DVDs are crap

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Another reason to abstain is that these new disc-based technologies are a money pit. I’ve already had to re-buy copies of some of my favourite discs several times because of scratches and oxidation, a problem that some people have used to justify their illegal downloading of music through the Internet. I’ve used the excuse myself.

What I’d really like to see is the technology companies doing something radically different with the next generation of discs – like protecting them in protective cases, like MiniDiscs and those old 3.5-inch floppies that lasted for ever and ever. Some companies already use CDs in protected plastic cases to store their important company information, but that capability – the modified discs and players – was never really made available to the general public. Part of the reason was probably the cool factor – CDs are neat looking, thin, shiny and portable, while clunky looking protective cases are not. I could do without the cool factor.

I know a protective case would restore my confidence in the technology, and I’d be more willing to purchase movies and albums if I knew they were built to last. Right now it’s just not worth it.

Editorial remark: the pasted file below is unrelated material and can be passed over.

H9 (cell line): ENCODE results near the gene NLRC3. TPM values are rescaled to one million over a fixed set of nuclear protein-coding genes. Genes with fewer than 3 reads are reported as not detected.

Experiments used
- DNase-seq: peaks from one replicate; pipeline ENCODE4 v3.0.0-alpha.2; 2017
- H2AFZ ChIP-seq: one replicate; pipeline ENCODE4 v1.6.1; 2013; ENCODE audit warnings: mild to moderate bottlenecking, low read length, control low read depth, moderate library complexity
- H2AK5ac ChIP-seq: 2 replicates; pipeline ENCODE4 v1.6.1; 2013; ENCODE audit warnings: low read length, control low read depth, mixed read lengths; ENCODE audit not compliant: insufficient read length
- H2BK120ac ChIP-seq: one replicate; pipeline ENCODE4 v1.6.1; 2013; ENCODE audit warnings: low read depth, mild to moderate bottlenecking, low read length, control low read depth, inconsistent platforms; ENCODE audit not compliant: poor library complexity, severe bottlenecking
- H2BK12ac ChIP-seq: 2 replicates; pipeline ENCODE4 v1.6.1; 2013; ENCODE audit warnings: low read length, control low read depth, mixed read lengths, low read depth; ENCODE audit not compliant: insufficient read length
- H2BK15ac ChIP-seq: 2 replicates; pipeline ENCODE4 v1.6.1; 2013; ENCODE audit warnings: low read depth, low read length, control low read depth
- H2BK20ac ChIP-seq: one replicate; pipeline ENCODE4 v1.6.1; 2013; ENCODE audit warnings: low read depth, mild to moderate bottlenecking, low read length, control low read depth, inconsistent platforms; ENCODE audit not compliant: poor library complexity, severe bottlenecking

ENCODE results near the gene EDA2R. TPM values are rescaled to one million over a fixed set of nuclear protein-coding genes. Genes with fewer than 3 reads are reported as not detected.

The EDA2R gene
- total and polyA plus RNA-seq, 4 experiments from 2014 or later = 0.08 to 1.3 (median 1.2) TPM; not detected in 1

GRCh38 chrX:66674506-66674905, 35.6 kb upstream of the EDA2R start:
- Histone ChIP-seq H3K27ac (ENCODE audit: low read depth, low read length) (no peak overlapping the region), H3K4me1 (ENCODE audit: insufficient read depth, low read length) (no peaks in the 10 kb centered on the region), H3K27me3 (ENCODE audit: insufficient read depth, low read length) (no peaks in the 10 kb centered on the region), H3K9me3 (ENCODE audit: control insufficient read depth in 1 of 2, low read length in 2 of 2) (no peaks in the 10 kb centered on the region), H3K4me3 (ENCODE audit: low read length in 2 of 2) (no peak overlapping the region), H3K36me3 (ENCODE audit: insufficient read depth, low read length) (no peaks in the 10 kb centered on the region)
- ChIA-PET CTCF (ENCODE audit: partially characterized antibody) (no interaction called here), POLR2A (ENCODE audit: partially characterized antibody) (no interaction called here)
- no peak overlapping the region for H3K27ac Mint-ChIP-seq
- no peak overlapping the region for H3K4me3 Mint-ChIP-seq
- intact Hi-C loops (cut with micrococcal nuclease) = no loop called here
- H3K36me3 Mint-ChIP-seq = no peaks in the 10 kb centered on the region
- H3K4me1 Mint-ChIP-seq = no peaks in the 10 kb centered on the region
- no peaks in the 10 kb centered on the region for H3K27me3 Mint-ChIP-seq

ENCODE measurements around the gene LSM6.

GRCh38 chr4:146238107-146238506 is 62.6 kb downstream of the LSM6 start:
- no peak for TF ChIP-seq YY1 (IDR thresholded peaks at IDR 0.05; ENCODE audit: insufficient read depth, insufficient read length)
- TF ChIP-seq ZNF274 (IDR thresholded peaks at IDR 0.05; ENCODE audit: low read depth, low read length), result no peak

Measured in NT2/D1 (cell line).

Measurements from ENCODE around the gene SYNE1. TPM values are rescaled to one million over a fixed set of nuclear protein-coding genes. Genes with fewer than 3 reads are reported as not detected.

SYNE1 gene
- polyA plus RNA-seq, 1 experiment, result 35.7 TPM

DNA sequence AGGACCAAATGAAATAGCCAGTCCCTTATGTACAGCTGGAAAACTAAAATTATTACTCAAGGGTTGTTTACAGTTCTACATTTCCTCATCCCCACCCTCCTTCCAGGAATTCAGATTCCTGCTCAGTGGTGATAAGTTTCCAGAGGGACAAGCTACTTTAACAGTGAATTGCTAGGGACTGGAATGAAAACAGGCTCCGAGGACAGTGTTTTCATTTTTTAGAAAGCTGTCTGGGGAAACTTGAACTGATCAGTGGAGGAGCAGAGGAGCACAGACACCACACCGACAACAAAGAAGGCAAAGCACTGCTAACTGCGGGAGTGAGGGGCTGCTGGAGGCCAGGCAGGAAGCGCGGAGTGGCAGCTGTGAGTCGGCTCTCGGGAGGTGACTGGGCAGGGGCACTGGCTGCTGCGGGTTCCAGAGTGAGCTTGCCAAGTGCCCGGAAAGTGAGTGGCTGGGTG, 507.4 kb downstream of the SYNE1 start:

Part of me worries that the technology and entertainment companies know exactly how fragile discs are but continue to sell them anyway because they’re secretly hoping you’ll buy them twice once your first copy goes haywire.

As any old-timer will tell you, they don’t build ’em like they used to. Maybe it’s time they did.

Blackberry’s sweet

I don’t own a Blackberry due to various financial constraints, and because I’m hesitant to buy any first or second generation gadgets that I know are going to be obsolete, cheaper or much improved in subsequent generations. But I’ve been tempted.

Blackberry’s are the Swiss Army Knife of electronics, functioning as personal data assistants, portable game consoles, cell phones and wireless computers. Future versions could also come equipped with small hard drives, music and video players, and even built-in digital cameras.

They are a hot item right now and Research In Motion, Blackberry’s creator, has seen profits jump 147 per cent in the last year with 1.7 million subscribers. That growth is not only expected to continue, but to increase as Blackberry makes inroads in Europe, Asia and other big cell phone markets.

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